The UK’s Daily Mail newspaper has published an article on the new documentary on Tutankhamun, produced by STV and already aired. The documentary distorts what Tutankhamun looked like: the boy king, whose treasure and tomb still fascinate people across the world, was presented in a completely fantastic way, humiliating not only the Egyptian king but also rewriting the history of the ancient world.
The face of the king was reconstructed by a French team that rebuilds the features of the dead using special computer programmes. This reconstruction was not based on science or on the study of the anatomy of the face of the mummy, however.
Another Egyptian-American team had already reconstructed the king’s face, but for some reason the programme used the image produced by the French.
How did the television team, which did not perform any scientific studies or even touch the mummy, reach these results? The purpose was to tarnish the image of the Egyptian pharaoh.
Second, the idea behind focusing attention on Tutankhamun’s hips was to attract attention to the statues of Akhenaten, the father of Tutankhamun. These statues are expressions of the god Aten, whom Akhenaten worshiped as a sole god and creator of the universe. Thus, the statues and images of Akhenaten with female features are reflections of religion. In fact, the skeleton of Akhenaten, which was buried in tomb KV55, has no feminine features.
He lived in a palace at Memphis and his wet-nurse Maya took care of him: the French archaeologist Alan Zivie has found her tomb, which contains an image of Tutankhamun sitting on her lap.
Tutankhamun also built a small rest house to the south of the temple of Khafre at Giza. The desert between Giza and Saqqara was called the Valley of Ghazal (the valley of deer) and Tutankhamun used this rest house to relax after hunting wild animals. This fact alone shows that he was not the invalid claimed in the television programme.
One of the new discoveries found beneath the houses of a village located between Abusir and Saqqara is a block that depicts Tutankhamun seated and shooting wild animals, while his wife, Ankhesenamun, is kneeling by his feet. If he had looked like the image broadcast in the TV documentary he would never have been able to hunt wild animals.
This documentary did not entertain at all, and, despite its efforts, it will not make me forget the beauty of Tutankhamun. But this is not the first time that a foreign team has damaged the golden boy.
The first occasion was in 1925, when Tutankhamun’s British discoverers, Howard Carter and Douglas Derry, opened the sarcophagus and coffins and found that the face of the mummy was covered with a golden mask and 150 amulets. Carter looked at the mask and saw the face as an idealised portrait of the young king executed in precious materials with unsurpassed craftsmanship.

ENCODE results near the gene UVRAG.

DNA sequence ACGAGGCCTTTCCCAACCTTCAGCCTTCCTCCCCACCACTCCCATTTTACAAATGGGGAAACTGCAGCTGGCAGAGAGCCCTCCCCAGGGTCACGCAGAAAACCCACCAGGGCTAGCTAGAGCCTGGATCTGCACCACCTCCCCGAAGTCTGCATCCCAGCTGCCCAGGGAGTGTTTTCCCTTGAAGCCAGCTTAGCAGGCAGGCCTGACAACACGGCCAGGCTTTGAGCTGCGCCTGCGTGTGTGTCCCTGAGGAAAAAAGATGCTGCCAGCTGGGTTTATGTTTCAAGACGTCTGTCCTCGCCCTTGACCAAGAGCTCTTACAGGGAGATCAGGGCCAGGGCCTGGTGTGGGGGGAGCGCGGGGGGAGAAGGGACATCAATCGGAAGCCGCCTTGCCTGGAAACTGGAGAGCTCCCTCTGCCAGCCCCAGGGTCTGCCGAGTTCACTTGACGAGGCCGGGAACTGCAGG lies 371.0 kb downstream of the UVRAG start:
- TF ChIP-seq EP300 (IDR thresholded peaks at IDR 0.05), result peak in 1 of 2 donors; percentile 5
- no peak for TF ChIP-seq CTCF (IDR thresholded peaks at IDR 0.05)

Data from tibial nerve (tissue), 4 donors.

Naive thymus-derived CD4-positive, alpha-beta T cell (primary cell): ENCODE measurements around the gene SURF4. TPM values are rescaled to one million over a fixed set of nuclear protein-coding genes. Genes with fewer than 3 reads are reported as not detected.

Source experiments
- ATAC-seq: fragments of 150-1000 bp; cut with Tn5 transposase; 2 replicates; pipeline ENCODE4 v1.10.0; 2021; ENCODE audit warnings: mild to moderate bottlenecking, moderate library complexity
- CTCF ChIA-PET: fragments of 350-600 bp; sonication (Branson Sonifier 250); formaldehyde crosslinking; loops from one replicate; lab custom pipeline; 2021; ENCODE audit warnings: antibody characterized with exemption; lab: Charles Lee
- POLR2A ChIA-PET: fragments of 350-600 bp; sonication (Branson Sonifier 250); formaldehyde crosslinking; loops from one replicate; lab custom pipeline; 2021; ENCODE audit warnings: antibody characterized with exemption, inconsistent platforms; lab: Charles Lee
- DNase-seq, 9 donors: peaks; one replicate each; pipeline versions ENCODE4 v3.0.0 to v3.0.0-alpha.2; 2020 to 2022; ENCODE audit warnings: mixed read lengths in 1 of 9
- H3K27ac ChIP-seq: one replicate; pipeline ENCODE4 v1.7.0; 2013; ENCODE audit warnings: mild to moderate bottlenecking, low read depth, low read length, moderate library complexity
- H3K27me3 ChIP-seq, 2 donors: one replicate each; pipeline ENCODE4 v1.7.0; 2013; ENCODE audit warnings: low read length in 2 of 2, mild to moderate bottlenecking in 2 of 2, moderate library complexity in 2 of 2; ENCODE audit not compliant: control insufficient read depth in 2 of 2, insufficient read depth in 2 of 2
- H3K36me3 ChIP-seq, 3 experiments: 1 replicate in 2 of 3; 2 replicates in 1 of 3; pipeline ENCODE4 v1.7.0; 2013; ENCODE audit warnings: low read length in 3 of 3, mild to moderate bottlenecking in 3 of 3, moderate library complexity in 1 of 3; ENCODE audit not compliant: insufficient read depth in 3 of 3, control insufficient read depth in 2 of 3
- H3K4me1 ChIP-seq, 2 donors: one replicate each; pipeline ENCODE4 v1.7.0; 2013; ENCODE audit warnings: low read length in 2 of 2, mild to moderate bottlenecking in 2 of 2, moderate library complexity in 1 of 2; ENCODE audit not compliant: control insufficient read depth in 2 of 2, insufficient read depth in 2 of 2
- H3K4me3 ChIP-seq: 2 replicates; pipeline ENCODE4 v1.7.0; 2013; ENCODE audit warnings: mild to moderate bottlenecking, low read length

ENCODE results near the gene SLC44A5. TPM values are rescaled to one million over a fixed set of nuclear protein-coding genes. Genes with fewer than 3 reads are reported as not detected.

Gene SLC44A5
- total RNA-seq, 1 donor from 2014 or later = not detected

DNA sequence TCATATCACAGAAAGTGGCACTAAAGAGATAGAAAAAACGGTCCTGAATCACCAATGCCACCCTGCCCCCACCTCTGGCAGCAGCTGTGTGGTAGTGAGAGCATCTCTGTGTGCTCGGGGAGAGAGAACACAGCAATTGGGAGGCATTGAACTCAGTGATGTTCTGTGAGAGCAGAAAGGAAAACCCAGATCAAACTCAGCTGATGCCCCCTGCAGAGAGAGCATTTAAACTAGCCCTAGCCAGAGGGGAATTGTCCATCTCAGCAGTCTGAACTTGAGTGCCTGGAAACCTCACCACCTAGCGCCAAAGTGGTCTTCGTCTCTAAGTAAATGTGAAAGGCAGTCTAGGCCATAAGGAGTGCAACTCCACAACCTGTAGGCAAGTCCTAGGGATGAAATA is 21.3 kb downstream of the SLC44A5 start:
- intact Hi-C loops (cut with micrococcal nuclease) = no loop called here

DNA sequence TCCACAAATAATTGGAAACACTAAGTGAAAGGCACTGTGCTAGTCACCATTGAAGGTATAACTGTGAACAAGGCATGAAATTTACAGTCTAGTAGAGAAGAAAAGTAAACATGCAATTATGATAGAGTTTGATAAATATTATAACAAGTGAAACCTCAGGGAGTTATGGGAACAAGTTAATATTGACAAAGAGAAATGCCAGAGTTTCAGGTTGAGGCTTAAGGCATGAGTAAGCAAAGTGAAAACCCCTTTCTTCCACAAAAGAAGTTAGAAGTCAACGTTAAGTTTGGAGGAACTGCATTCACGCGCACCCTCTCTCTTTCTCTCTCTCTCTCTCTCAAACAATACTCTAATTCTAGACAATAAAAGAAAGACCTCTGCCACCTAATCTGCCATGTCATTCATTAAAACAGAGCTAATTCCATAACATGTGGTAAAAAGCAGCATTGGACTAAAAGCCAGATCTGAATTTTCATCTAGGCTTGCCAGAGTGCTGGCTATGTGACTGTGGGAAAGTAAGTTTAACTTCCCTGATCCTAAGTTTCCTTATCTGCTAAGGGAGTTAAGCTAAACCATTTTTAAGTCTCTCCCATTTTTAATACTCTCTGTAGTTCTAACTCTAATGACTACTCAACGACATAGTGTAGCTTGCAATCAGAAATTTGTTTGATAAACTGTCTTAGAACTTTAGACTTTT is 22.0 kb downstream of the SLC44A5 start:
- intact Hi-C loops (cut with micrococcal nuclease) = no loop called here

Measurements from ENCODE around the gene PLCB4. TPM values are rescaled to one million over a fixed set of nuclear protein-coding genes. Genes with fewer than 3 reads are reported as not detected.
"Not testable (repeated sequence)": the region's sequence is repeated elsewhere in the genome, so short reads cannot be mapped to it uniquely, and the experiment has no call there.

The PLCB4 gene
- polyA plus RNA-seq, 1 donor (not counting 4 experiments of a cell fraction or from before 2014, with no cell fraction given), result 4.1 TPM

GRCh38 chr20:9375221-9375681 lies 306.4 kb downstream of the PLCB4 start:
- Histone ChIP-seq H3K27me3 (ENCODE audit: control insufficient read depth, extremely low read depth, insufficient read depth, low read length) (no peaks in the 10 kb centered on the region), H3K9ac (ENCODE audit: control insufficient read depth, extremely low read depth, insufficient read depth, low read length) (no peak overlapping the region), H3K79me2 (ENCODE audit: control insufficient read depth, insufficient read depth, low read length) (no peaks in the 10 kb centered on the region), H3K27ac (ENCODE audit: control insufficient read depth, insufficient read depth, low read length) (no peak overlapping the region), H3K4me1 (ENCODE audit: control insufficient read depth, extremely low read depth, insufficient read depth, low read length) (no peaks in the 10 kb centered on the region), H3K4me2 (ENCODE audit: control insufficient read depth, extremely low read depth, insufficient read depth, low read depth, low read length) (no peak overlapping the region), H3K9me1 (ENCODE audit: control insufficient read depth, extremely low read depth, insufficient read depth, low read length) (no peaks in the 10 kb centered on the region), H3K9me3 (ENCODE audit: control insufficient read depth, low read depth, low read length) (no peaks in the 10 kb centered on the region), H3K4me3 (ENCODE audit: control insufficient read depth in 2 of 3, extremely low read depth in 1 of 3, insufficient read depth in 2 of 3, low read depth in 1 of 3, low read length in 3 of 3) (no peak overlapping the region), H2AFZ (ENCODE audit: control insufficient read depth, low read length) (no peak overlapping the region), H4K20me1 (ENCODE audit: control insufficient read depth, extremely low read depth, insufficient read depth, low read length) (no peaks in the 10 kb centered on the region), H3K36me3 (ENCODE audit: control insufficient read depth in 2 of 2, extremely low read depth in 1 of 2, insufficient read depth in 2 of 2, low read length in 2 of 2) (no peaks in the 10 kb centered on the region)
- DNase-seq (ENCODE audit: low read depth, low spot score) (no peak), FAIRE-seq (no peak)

When the tomb was opened, the king’s head was adhered to the inside of this marvellous object because of the resins used to preserve the mummy. To remedy this situation, Carter and Derry heated knives to melt and cut through the resins. As a result, the process of freeing the mask removed the mummy’s head as well.
Or should I leave the two joined together and exhibit the mummy with the mask in place? My choice would have been the same as Carter’s: take the mask off, even at the price of damaging the head beneath.
After the mask was taken off the mummy was broken into 18 pieces, but the head was in good condition. Harry Burton, a member of Carter’s expedition, took a photograph at the time that shows that Carter and his team left the head of the mummy covered with linen, turquoise beads and a diadem.
This seems to show that although Carter damaged the body of the king when he removed the bandages and the objects wrapped with them, he did not damage the head. What happened to the head to make it appear as it does today? The only possible explanation is that later investigators were responsible when they used chemicals to treat this part of the body.
The story began in 1968 when R G Harrison, an anatomist at the University of Liverpool in the UK, intended to X-ray the body. A sweet smell greeted him when he removed the lid of the coffin. The dismemberment was discovered, along with Carter’s poor job of rewrapping the mummy.
Harrison’s team also realised that Tutankhamun was missing one of his thumbs, as well as his penis. Harrison confirmed some of Derry’s observations, including the king’s age at death, though he believed it was at the younger end of the range of 18 to 22 years. He confirmed the similarities between the skulls of Tutankhamun and the KV 55 tomb mummy. These mummies were about the same height and similarly proportioned. Clearly, there was a family resemblance.
X-rays of Tutankhamun’s skull revealed opaque material that was probably residue from the mummification process, a fragment of bone inside the skull, and a thickened or fuzzy area on the back of the skull. Some people have pointed to this as evidence that the king received a fatal blow to the head.
The king was returned to his tomb. But no one knew what had happened to the mummy, until the photograph taken by Harrison and his team became public. No band of linen or beads and diadem can be seen.
These might have been removed and put in storage. But I myself looked in the store on the west bank at Luxor and also in the Luxor Museum and the Cairo Museum and found nothing. The pieces on the head were stolen.